The Tale Of The Wife Of Baths, By Geoffrey Chaucer Essay

1024 Words Dec 13th, 2015 5 Pages
For many years, women were married off as trophy wives for men to parade around. What those men might not have realized however is that the marriage was advantageous for the women as well. While the women in these marriages were perhaps considered less than human at times, their marriages helped advancement in their social status. Also, if the wife was considerably younger than her husband (like many were), there was always the possibility to be left everything in the event of the husband’s death. In The Canterbury Tales by Geoffrey Chaucer, the women show strong feminine qualities (or a lack of), yet have an ability to think for themselves. In the instances of “The Millers Tale” and “The Wife of Baths Tale”, women use marriage to their advantage, however the seemingly perfect wife has her flaws exposed, while the imperfect wife becomes the embodiment of an ideal woman.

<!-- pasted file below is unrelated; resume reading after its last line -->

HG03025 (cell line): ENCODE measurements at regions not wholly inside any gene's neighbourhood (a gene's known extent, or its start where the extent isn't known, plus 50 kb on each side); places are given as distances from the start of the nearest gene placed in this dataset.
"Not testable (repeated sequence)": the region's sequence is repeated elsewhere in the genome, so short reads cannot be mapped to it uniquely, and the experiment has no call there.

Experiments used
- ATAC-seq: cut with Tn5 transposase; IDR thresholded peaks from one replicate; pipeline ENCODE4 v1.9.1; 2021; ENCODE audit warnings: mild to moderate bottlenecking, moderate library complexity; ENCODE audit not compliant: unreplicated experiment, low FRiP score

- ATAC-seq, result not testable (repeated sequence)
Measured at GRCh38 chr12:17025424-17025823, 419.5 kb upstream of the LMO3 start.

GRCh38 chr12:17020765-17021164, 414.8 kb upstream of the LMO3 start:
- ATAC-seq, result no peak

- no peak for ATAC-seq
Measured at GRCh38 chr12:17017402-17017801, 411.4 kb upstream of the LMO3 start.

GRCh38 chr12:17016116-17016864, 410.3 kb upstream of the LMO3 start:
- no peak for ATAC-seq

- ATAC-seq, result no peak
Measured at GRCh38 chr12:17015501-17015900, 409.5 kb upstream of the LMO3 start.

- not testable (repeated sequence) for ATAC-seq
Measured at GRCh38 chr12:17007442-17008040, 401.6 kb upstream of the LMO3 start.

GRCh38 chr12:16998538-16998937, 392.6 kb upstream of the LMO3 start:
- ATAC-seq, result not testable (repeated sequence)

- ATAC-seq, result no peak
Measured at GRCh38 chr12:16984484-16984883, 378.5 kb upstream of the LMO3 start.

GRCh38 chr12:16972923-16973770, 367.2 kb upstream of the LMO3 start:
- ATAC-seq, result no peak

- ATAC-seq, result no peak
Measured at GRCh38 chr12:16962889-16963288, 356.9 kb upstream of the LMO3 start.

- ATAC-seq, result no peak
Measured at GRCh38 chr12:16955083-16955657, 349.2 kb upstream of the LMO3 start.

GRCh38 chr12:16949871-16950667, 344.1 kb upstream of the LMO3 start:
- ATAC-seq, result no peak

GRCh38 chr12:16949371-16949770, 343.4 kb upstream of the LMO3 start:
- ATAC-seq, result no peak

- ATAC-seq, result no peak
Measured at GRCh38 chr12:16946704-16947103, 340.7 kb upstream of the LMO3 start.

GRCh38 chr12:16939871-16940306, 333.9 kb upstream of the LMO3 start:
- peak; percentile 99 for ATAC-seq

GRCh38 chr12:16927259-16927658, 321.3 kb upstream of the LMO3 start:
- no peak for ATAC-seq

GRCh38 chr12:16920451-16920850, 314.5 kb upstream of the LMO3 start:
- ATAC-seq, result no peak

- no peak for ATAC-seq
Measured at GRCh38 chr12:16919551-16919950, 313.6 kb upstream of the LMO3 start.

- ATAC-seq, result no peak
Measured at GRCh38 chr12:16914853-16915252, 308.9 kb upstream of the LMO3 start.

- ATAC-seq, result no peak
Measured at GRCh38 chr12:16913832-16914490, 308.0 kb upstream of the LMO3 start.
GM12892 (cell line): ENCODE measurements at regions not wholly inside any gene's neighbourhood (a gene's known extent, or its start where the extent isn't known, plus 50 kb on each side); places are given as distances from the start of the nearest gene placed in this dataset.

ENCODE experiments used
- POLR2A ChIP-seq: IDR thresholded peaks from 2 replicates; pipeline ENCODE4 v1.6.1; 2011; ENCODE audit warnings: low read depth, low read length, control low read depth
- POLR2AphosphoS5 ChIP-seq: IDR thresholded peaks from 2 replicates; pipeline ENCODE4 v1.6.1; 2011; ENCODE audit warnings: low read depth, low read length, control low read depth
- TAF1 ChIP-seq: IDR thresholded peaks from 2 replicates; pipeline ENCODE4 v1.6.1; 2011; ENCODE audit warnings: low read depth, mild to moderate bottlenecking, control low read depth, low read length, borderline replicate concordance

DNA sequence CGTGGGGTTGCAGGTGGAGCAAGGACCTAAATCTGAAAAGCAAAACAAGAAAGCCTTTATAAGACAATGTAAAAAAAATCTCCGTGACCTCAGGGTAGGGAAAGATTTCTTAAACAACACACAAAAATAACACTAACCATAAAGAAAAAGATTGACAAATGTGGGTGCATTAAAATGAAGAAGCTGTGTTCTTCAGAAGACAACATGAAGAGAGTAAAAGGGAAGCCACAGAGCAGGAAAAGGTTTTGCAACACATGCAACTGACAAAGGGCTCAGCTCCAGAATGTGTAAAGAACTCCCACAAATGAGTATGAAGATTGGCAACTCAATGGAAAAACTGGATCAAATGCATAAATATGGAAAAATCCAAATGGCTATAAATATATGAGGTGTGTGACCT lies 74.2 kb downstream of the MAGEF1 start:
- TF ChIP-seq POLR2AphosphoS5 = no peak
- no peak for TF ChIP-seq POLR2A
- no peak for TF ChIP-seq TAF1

In “The Millers Tale” the wife, Alison, appears as what seems to be physically perfect. “This young wife was lovely; her body was as graceful and slim as a weasels.” (Page 153) Not only that, but she is talented and jovial as well. With her beautiful appearance the miller is supremely jealous and constantly on the watch, however, in his old age, he lacks the brainpower to see the signs of her wantonness and sexuality. The advantage of her marrying a wealthy, old miller is somewhat obvious, in that if he dies more than likely the inheritance goes to her. Chaucer hints that she might have married him for that…

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